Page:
It seems like an obvious challenge, to avoid saying ‘a picture paints a thousand words’, when writing a blog about data visualisations. So I’ll fail early and get it out of the way. A picture paints a thousand words.
The phrase is a slight simplification, of course. Martin Luther King’s I Have A Dream speech — from its famous refrains (“I have a dream” and “let freedom ring”) to its urgency (“the tranquilizing drug of gradualism”) — could never be fully encapsulated in a painting. A picture can paint a thousand words, but it depends on the picture and depends on the words.
When dealing with data, there’s a tendency for words to slip into the dry and dreary. The statistics can add weight to an argument, but it can be hard to make that weight pack a punch. Transform the data into a visual, though, and it can turn into a hefty fist to throw.
There’s something simple — almost primitive — about seeing one thing and another, larger thing, and gaining information from it. Words and data are somewhat abstract, not directly related to any of our human senses. But showing them visually can make differences incredibly clear, like the previous New York Times front page or the below graphic about Premier League injuries. How long does it take you to notice the extent of Crystal Palace’s injury crisis?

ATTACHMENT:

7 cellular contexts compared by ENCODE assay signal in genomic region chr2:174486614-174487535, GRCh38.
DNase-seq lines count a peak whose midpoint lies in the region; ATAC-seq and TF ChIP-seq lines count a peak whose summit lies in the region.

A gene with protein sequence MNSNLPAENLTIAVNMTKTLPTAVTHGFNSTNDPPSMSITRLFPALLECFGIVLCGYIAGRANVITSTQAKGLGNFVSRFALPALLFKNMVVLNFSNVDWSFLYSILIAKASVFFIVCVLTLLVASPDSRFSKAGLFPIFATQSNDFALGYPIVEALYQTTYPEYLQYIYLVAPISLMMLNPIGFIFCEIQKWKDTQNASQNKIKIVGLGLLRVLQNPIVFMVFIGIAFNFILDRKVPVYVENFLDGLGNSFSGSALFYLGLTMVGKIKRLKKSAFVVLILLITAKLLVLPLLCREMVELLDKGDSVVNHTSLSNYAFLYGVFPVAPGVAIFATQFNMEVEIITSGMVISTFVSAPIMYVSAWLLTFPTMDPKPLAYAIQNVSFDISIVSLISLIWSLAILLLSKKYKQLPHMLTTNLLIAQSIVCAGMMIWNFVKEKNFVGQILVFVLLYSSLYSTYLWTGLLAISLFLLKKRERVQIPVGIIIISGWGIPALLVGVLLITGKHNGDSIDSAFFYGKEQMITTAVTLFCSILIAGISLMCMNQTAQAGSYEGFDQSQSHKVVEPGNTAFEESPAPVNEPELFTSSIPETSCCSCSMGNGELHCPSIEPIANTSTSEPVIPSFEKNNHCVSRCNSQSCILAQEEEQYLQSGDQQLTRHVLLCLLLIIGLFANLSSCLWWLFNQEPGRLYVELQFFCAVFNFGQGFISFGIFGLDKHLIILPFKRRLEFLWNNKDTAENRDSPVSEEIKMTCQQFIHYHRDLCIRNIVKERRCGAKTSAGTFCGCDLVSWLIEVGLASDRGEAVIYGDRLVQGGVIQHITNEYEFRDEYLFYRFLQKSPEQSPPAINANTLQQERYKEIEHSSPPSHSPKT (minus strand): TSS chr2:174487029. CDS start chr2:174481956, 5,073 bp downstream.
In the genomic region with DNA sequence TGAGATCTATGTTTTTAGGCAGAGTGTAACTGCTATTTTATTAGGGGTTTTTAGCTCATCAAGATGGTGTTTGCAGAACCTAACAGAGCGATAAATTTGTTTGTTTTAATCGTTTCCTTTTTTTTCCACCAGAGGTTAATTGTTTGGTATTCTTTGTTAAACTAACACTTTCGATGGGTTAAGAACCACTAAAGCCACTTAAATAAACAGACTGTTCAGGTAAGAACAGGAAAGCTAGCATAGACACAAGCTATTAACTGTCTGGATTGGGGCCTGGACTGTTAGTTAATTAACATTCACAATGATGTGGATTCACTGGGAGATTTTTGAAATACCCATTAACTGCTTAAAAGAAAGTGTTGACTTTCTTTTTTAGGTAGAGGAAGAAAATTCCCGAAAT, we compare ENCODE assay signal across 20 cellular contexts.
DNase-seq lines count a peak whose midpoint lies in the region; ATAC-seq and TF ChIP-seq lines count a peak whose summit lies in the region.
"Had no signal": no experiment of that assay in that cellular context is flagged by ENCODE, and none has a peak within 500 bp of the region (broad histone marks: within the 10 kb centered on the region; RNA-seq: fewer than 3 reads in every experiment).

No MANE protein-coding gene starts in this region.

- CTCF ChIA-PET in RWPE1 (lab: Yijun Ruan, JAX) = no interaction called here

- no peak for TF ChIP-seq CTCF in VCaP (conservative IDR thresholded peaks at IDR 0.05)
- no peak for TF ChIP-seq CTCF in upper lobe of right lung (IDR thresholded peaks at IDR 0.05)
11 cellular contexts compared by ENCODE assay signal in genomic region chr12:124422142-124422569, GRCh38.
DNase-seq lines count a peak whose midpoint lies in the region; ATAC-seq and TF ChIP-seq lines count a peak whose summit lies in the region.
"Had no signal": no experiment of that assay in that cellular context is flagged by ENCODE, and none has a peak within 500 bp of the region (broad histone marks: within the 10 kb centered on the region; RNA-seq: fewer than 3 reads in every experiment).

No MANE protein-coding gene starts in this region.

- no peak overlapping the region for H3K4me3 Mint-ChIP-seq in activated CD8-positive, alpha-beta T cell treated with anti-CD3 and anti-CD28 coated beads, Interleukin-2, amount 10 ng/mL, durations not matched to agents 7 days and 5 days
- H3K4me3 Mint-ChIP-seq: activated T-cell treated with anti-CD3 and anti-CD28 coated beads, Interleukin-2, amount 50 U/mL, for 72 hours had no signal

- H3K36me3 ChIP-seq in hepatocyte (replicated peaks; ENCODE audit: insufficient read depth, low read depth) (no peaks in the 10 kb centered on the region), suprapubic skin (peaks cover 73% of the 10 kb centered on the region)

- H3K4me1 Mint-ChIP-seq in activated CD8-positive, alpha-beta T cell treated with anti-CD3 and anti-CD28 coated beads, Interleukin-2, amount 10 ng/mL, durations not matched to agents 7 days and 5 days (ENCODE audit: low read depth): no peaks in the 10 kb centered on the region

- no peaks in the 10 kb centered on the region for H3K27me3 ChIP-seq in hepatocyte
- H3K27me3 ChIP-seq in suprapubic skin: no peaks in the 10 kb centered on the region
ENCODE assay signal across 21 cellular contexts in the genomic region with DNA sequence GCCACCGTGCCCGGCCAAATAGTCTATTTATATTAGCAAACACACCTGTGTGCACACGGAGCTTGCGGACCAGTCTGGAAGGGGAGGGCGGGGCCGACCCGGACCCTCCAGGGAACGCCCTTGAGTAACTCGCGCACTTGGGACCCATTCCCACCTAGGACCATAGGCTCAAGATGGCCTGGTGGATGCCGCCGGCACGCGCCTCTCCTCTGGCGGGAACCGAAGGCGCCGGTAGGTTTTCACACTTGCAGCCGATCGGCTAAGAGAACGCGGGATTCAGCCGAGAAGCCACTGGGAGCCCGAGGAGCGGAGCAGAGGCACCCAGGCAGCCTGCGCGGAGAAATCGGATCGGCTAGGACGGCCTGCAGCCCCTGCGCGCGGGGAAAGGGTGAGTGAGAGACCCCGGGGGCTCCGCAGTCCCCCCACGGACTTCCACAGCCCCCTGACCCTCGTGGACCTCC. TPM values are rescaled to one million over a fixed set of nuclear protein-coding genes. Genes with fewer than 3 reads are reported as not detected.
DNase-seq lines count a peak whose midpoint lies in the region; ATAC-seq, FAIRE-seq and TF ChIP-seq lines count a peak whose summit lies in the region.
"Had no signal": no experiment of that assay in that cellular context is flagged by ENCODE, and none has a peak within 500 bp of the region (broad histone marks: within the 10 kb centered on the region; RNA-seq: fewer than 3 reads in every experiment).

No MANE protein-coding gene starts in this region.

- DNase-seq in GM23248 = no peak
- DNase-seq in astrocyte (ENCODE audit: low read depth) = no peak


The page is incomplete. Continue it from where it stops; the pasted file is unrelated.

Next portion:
This concept of turning figures into visual clarity gets turned up to another level when and if they’re able to be turned into objects that we’re familiar with. Every election, election maps are widely used and for a reason: it’s our votes superimposed onto our nation, a shape we’ve seen since childhood.
And it doesn’t just have to be about votes.
There’s a clear equivalent when it comes to football, where anything plotted onto a pitch is effective. Pitch plots like pass maps or shot maps seem to not only distill the information for your brain to understand, but also trigger memories. You know what a shot from that part of the box looks like, and you know the types of forwards who get them. Just by plotting the data, you can see a season’s worth of information within a moment whilst building up a three-dimensional mental image of a player.
Heatmaps are a particular marvel that deserves more appreciation than their ubiquity gives them. When there’s too much data to digest by plotting each plot individually, you plot them as clouds (for want of a better word) instead. The visual gets simplified, concentrating the message down to its most straightforward form.
In the example above, the amount of data points in the touch map makes it slightly difficult to tell which zone has the most crosses. The heat map makes it abundantly clear.
It’s also a great example of two of the big things that data visualisations do well. They make the differences in the data stark, which is what we saw in the New York Times and The Athletic examples, but they also show something that would be tough to put into words. It might not take a thousand words to say it, but this particular picture paints the story better and quicker than a hundred would be able to.
Ultimately, the beauty of data visualisations is that they’re another form of communication. It simply makes sense to draw from any source you’re able to in order to best illustrate your point. Languages famously do this, and not simply for names of foreign objects: English took ‘ennui’ from French, ‘wanderlust’ from German, and (fittingly) ‘loot’ from Hindi.
Each way of communicating has its own advantages, and adding data visualisations into your repertoire means you have a broader range of advantages to draw from.